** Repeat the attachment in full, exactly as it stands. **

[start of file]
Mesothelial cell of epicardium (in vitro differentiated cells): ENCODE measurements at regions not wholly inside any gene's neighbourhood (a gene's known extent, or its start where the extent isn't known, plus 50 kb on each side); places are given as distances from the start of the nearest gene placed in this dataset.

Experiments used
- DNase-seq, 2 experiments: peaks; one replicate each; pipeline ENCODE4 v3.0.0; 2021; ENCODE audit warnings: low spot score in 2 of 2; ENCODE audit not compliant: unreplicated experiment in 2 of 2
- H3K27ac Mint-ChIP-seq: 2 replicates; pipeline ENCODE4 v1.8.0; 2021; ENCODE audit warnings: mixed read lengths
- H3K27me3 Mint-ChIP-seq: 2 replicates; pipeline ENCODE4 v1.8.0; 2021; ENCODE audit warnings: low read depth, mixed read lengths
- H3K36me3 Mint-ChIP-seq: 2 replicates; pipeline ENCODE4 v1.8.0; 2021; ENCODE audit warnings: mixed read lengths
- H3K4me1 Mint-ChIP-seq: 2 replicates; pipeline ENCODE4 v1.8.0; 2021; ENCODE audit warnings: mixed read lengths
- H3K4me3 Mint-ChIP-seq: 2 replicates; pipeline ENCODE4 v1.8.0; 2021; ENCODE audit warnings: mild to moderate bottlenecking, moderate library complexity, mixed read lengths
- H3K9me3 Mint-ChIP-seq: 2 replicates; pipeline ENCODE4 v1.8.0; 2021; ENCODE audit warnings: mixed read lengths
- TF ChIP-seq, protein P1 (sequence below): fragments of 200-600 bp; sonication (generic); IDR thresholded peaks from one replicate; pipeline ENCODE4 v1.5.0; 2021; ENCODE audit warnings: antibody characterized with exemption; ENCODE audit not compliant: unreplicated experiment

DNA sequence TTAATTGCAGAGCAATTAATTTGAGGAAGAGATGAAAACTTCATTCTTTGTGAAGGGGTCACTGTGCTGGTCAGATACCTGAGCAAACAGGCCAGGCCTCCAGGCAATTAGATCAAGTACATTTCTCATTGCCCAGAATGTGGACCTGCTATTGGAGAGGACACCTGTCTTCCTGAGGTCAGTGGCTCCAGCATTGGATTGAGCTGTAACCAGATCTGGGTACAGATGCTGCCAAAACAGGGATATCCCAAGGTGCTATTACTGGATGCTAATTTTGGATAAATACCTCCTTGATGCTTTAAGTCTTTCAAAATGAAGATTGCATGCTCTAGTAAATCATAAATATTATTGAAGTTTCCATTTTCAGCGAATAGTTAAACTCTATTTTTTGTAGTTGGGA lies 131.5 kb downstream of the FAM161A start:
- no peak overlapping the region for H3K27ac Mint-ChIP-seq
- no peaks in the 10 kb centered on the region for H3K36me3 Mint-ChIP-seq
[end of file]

Mesothelial cell of epicardium (in vitro differentiated cells): ENCODE measurements at regions not wholly inside any gene's neighbourhood (a gene's known extent, or its start where the extent isn't known, plus 50 kb on each side); places are given as distances from the start of the nearest gene placed in this dataset.

Experiments used
- DNase-seq, 2 experiments: peaks; one replicate each; pipeline ENCODE4 v3.0.0; 2021; ENCODE audit warnings: low spot score in 2 of 2; ENCODE audit not compliant: unreplicated experiment in 2 of 2
- H3K27ac Mint-ChIP-seq: 2 replicates; pipeline ENCODE4 v1.8.0; 2021; ENCODE audit warnings: mixed read lengths
- H3K27me3 Mint-ChIP-seq: 2 replicates; pipeline ENCODE4 v1.8.0; 2021; ENCODE audit warnings: low read depth, mixed read lengths
- H3K36me3 Mint-ChIP-seq: 2 replicates; pipeline ENCODE4 v1.8.0; 2021; ENCODE audit warnings: mixed read lengths
- H3K4me1 Mint-ChIP-seq: 2 replicates; pipeline ENCODE4 v1.8.0; 2021; ENCODE audit warnings: mixed read lengths
- H3K4me3 Mint-ChIP-seq: 2 replicates; pipeline ENCODE4 v1.8.0; 2021; ENCODE audit warnings: mild to moderate bottlenecking, moderate library complexity, mixed read lengths
- H3K9me3 Mint-ChIP-seq: 2 replicates; pipeline ENCODE4 v1.8.0; 2021; ENCODE audit warnings: mixed read lengths
- TF ChIP-seq, protein P1 (sequence below): fragments of 200-600 bp; sonication (generic); IDR thresholded peaks from one replicate; pipeline ENCODE4 v1.5.0; 2021; ENCODE audit warnings: antibody characterized with exemption; ENCODE audit not compliant: unreplicated experiment

DNA sequence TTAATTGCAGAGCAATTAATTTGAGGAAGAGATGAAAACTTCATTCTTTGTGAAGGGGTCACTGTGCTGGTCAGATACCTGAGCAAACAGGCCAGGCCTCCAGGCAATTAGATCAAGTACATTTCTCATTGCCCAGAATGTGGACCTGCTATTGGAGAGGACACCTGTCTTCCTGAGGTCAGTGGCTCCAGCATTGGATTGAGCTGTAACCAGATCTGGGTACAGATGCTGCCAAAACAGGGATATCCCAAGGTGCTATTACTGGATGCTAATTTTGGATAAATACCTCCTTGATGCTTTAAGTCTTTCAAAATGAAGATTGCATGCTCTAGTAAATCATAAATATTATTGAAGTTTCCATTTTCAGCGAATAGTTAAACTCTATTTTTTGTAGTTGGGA lies 131.5 kb downstream of the FAM161A start:
- no peak overlapping the region for H3K27ac Mint-ChIP-seq
- no peaks in the 10 kb centered on the region for H3K36me3 Mint-ChIP-seq